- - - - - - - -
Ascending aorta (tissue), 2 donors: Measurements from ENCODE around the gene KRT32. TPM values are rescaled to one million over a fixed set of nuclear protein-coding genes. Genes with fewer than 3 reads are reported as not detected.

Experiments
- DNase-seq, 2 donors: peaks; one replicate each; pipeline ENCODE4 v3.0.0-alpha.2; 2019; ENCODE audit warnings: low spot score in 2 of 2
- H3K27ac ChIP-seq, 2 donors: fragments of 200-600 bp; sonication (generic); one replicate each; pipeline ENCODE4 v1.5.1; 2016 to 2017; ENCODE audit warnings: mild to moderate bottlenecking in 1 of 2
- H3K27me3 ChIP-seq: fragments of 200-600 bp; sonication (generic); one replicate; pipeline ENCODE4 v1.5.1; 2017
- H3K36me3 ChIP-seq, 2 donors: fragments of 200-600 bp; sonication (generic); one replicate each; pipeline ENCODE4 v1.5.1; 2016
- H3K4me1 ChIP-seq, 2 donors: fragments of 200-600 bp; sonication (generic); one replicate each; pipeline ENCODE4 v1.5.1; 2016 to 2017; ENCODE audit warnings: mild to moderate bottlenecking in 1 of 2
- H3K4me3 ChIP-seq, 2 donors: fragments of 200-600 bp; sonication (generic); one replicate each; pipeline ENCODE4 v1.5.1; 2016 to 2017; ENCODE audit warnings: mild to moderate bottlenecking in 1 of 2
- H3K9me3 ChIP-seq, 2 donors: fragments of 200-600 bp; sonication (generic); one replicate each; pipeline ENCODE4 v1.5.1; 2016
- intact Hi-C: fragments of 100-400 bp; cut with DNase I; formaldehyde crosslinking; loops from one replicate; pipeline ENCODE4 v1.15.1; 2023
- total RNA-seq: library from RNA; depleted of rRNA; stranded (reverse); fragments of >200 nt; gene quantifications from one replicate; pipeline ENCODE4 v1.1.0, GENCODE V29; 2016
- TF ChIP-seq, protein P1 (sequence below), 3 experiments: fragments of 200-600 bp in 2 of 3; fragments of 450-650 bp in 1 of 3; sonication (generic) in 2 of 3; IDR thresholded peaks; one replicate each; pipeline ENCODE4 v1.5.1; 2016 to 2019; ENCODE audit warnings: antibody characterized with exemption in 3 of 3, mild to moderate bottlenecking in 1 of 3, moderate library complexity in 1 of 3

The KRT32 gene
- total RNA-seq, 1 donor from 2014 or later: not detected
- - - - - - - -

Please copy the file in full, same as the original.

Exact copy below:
Ascending aorta (tissue), 2 donors: Measurements from ENCODE around the gene KRT32. TPM values are rescaled to one million over a fixed set of nuclear protein-coding genes. Genes with fewer than 3 reads are reported as not detected.

Experiments
- DNase-seq, 2 donors: peaks; one replicate each; pipeline ENCODE4 v3.0.0-alpha.2; 2019; ENCODE audit warnings: low spot score in 2 of 2
- H3K27ac ChIP-seq, 2 donors: fragments of 200-600 bp; sonication (generic); one replicate each; pipeline ENCODE4 v1.5.1; 2016 to 2017; ENCODE audit warnings: mild to moderate bottlenecking in 1 of 2
- H3K27me3 ChIP-seq: fragments of 200-600 bp; sonication (generic); one replicate; pipeline ENCODE4 v1.5.1; 2017
- H3K36me3 ChIP-seq, 2 donors: fragments of 200-600 bp; sonication (generic); one replicate each; pipeline ENCODE4 v1.5.1; 2016
- H3K4me1 ChIP-seq, 2 donors: fragments of 200-600 bp; sonication (generic); one replicate each; pipeline ENCODE4 v1.5.1; 2016 to 2017; ENCODE audit warnings: mild to moderate bottlenecking in 1 of 2
- H3K4me3 ChIP-seq, 2 donors: fragments of 200-600 bp; sonication (generic); one replicate each; pipeline ENCODE4 v1.5.1; 2016 to 2017; ENCODE audit warnings: mild to moderate bottlenecking in 1 of 2
- H3K9me3 ChIP-seq, 2 donors: fragments of 200-600 bp; sonication (generic); one replicate each; pipeline ENCODE4 v1.5.1; 2016
- intact Hi-C: fragments of 100-400 bp; cut with DNase I; formaldehyde crosslinking; loops from one replicate; pipeline ENCODE4 v1.15.1; 2023
- total RNA-seq: library from RNA; depleted of rRNA; stranded (reverse); fragments of >200 nt; gene quantifications from one replicate; pipeline ENCODE4 v1.1.0, GENCODE V29; 2016
- TF ChIP-seq, protein P1 (sequence below), 3 experiments: fragments of 200-600 bp in 2 of 3; fragments of 450-650 bp in 1 of 3; sonication (generic) in 2 of 3; IDR thresholded peaks; one replicate each; pipeline ENCODE4 v1.5.1; 2016 to 2019; ENCODE audit warnings: antibody characterized with exemption in 3 of 3, mild to moderate bottlenecking in 1 of 3, moderate library complexity in 1 of 3

The KRT32 gene
- total RNA-seq, 1 donor from 2014 or later: not detected